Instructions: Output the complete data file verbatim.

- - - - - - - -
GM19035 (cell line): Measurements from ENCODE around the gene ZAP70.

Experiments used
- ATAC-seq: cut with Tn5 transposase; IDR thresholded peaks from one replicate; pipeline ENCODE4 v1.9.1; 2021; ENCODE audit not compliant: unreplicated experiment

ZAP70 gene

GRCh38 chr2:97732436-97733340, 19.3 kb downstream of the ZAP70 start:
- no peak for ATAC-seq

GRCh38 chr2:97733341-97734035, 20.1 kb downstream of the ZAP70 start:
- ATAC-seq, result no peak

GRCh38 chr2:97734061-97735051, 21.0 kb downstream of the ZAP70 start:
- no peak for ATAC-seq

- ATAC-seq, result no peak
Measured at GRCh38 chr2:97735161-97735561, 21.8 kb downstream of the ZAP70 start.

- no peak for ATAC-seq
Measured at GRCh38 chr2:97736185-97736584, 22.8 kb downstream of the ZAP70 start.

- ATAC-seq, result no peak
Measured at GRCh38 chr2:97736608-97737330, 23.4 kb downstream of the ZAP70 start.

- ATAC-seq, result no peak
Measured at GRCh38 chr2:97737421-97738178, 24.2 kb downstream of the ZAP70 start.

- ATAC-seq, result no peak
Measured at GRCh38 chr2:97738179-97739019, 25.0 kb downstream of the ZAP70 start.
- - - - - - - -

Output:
GM19035 (cell line): Measurements from ENCODE around the gene ZAP70.

Experiments used
- ATAC-seq: cut with Tn5 transposase; IDR thresholded peaks from one replicate; pipeline ENCODE4 v1.9.1; 2021; ENCODE audit not compliant: unreplicated experiment

ZAP70 gene

GRCh38 chr2:97732436-97733340, 19.3 kb downstream of the ZAP70 start:
- no peak for ATAC-seq

GRCh38 chr2:97733341-97734035, 20.1 kb downstream of the ZAP70 start:
- ATAC-seq, result no peak

GRCh38 chr2:97734061-97735051, 21.0 kb downstream of the ZAP70 start:
- no peak for ATAC-seq

- ATAC-seq, result no peak
Measured at GRCh38 chr2:97735161-97735561, 21.8 kb downstream of the ZAP70 start.

- no peak for ATAC-seq
Measured at GRCh38 chr2:97736185-97736584, 22.8 kb downstream of the ZAP70 start.

- ATAC-seq, result no peak
Measured at GRCh38 chr2:97736608-97737330, 23.4 kb downstream of the ZAP70 start.

- ATAC-seq, result no peak
Measured at GRCh38 chr2:97737421-97738178, 24.2 kb downstream of the ZAP70 start.

- ATAC-seq, result no peak
Measured at GRCh38 chr2:97738179-97739019, 25.0 kb downstream of the ZAP70 start.